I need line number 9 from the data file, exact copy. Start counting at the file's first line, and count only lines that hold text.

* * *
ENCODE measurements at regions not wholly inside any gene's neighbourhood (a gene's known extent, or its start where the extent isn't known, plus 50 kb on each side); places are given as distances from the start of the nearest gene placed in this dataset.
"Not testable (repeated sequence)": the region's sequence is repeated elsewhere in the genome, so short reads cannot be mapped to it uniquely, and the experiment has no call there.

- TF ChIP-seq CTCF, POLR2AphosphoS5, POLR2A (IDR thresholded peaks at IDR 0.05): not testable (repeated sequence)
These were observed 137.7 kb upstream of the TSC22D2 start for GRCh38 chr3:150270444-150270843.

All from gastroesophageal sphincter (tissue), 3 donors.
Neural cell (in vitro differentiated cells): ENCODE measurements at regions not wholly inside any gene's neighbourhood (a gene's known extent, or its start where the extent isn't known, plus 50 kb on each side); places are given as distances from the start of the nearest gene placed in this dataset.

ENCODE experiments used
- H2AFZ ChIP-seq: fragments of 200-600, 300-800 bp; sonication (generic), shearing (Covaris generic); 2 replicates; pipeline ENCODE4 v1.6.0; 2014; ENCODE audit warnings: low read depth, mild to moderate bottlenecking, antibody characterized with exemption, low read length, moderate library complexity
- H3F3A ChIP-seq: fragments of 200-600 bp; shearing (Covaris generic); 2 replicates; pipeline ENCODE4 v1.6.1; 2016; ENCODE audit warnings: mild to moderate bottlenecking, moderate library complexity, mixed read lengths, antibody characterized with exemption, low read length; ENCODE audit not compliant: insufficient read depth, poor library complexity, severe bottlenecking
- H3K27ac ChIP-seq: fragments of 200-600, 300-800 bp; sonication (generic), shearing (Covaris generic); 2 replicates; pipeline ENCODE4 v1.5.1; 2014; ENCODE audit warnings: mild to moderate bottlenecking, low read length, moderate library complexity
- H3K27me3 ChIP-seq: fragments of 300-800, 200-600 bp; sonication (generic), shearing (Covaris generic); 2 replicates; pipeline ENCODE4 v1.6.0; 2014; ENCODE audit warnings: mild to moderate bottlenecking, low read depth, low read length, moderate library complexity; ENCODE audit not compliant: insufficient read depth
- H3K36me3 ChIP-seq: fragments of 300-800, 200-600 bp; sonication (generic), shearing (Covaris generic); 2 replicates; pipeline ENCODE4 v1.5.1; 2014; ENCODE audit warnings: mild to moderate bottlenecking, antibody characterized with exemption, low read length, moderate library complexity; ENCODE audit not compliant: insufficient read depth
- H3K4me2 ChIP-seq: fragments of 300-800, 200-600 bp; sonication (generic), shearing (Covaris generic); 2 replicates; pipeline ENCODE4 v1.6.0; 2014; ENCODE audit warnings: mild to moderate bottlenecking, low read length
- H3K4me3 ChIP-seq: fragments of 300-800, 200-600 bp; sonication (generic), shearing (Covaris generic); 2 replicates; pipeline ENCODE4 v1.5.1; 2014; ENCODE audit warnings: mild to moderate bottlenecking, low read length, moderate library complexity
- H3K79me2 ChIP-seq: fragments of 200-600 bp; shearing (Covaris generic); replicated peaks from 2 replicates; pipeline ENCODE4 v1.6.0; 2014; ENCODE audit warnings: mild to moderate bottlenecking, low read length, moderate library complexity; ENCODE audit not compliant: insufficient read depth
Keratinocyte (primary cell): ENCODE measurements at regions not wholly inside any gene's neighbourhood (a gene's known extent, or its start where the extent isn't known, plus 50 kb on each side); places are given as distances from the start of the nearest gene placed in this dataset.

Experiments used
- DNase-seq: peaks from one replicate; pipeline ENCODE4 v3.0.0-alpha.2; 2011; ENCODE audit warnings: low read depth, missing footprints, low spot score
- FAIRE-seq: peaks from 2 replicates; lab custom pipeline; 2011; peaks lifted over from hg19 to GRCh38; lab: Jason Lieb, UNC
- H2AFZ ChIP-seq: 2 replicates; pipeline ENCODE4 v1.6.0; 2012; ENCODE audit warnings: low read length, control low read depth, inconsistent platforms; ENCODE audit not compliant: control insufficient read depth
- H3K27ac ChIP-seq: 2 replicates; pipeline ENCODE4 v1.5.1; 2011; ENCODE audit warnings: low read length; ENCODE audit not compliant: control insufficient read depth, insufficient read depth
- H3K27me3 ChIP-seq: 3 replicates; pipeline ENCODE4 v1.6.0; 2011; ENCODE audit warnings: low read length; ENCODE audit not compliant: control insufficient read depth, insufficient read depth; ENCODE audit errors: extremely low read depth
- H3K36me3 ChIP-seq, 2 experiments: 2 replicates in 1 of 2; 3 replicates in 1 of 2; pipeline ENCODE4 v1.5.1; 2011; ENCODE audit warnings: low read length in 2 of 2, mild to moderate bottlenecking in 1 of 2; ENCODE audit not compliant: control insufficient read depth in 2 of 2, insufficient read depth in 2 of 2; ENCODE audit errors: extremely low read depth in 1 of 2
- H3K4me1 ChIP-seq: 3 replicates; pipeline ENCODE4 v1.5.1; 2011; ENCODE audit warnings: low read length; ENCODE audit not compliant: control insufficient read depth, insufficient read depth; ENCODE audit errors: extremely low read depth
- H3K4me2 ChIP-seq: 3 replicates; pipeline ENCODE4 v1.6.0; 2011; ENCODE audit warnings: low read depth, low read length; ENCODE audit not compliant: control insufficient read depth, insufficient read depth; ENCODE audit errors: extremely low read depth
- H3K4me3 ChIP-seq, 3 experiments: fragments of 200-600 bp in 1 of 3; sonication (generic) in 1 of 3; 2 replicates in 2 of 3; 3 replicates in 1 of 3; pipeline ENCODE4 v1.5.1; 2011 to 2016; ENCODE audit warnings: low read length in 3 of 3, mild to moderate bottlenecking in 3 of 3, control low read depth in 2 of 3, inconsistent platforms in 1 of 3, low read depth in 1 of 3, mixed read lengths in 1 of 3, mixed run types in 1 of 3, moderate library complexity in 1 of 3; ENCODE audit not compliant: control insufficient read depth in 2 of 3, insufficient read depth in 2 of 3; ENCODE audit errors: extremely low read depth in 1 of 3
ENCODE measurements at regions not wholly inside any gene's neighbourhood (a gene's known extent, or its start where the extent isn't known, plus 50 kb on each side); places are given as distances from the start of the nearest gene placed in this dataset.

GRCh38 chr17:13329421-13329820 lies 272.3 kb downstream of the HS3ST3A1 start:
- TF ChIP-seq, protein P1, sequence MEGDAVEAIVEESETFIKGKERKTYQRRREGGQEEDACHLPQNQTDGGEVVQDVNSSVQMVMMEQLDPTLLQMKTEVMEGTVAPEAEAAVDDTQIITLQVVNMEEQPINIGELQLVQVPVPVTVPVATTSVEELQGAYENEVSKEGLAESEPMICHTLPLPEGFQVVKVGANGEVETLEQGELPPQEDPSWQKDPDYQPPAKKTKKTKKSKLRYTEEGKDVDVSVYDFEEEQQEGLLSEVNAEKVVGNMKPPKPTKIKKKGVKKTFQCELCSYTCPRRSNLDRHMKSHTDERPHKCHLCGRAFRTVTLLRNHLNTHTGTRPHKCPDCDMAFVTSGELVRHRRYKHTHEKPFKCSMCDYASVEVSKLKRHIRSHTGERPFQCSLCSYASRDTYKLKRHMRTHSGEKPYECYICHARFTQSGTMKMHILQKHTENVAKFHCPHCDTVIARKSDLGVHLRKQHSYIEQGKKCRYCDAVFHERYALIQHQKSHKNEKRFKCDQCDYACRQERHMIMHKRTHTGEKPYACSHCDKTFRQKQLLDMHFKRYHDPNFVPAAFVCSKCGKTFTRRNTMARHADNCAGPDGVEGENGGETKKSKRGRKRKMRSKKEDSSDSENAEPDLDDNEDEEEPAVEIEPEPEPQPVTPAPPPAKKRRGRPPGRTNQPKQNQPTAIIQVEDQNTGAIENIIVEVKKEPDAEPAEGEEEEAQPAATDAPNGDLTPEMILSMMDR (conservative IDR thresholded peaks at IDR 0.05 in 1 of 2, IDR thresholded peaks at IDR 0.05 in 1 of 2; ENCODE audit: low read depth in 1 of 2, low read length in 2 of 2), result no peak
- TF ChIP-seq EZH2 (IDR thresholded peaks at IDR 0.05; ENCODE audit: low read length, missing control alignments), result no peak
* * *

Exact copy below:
- H3F3A ChIP-seq: fragments of 200-600 bp; shearing (Covaris generic); 2 replicates; pipeline ENCODE4 v1.6.1; 2016; ENCODE audit warnings: mild to moderate bottlenecking, moderate library complexity, mixed read lengths, antibody characterized with exemption, low read length; ENCODE audit not compliant: insufficient read depth, poor library complexity, severe bottlenecking